And do you know what?  To this day I never considered myself to be a preacher either!

The problem, I guess, is that I have always struggled to overcome deep-rooted feelings of inadequacy. That coupled with the fact that, with the rare exception, I have sensed that people by and large do not really listen to (take seriously) my written and spoken words.  In many respects I remain that day-dreaming kid who always found himself in the bottom third of his class at school.  In all honesty, what happened in the ensuing 60 years to make me an authority on any subject? I ask myself.  Have I been fraudulent in pretending otherwise?

Someone who writes understands writing in terms of something he/she does, not in terms of something they are. A writer is aware of the singular stuff of which the soul is composed, but will never shake that gnawing feeling of inadequacy. They will be at once inspired and made to feel inferior by other writers’ words. They respect criticism while never fully accepting it.  But they will never let any of that stop them. 

A writer continues to see the poetry in a broken watch, or a dog with one blue eye and one brown. They will give you their heart on a Saturday night for the story they get to tell on a Sunday afternoon. They will give you their soul always. And will give it to you in writing.

By my rough calculations I spent some 14,000 hours with the seat of my pants in a chair in front of a typewriter or computer keyboard, methodically creating epistles and pouring out my soul for the edification of an audience of readers or listeners. That's a big chunk of my life to have invested in something that has not brought about the desired sense of fulfillment.  I am left asking myself: "Have those 14,000 hours and countless sleepless nights been enough?  Should I have done more to consider myself a writer or a speaker of the word?"  Has there been something amiss in my attitude?  Is there something in my demeanor or delivery carrying through to what I write and say that is not conducive to believability?

My late wife, who in 40 years of marriage knew me better than anyone, said more than once: "I cannot believe Dick that you honestly believe some of the things that you say and write." If that doesn't give you pause, nothing will.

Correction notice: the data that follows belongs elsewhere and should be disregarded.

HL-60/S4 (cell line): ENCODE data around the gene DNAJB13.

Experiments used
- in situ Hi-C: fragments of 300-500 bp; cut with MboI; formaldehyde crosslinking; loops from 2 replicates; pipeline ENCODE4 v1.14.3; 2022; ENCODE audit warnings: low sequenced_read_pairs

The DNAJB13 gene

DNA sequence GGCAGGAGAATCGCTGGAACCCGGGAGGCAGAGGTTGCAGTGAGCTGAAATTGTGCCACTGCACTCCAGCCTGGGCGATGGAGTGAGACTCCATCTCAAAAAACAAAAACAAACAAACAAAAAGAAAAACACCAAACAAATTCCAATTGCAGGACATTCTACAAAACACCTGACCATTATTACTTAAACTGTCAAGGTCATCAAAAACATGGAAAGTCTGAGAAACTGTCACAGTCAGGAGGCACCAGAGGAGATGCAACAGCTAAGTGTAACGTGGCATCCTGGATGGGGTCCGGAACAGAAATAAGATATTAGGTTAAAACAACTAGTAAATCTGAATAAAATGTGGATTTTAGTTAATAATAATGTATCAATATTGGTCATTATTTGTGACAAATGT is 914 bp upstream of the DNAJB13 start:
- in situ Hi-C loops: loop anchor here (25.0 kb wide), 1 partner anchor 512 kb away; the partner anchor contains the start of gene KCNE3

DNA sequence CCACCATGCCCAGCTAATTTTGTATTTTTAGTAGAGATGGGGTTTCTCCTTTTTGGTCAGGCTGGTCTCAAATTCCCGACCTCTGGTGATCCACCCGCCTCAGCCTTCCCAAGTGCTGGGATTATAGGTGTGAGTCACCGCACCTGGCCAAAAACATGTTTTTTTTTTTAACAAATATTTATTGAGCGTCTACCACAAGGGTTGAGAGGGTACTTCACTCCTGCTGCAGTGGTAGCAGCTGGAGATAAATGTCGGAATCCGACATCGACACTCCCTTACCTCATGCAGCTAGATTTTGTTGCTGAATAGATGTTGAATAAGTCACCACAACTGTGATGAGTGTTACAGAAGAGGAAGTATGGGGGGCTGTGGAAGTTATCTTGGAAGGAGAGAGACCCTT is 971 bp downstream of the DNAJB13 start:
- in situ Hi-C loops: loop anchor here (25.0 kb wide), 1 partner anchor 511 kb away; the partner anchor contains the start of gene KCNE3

Great writing is not done in sporadic bursts of activity. It’s a slow, day-to-day discipline. You have to write despite all distractions. You have to make uncomfortable sacrifices. And worst of all, you do not have a cheering section. There’s no one to tell you that what you’re doing is worthwhile. No one to tell you you’re on the right track.

There is this romantic idea that writers have to write. That they have no choice. That there is this overpowering identity of “the writer” that has to be catered to. But being a writer or an artist isn’t a preexisting condition. You can have an aptitude for writing, but the bottom line is: Writers write. If you don’t write, you’re not a writer.

I have learned the hard way that you have to be true to yourself in all aspects of life.  You have to be motivated and, for that reason, over the past 10 years I have written only when inspiration has moved me, but generally with the perhaps misguided hope that my work will be believable and have some meaningful impact.  I left lay ministry when I felt myself becoming a false profit. By the same token, I have threatened, but have been unable to completely give up writing.

The words of a former insensitive Facebook friend still ring in my ears..."For Heaven's sake, make up your mind!"

The need to write remains ever-present in my existence today, but other priorities are increasingly limiting my time and creative impulses.  It is the disappointing reality of the aging process.

It is unlikely that I will ever completely rid myself of nagging inhibitions.  In my mind I will, likewise, never be "a writer" any more than I was a preacher in the true sense.

It has taken me a lifetime to understand that in order to be believable you have to believe in yourself.  For me there is just too much history in that regard to bring about a reversal and therein exists the rub.

Someone once said: "We get too soon old and too late smart!

For the duration, whenever the spirit moves me and circumstances permit, I'll just continue to be an impulsive occasional pretend writer...Believe me or not!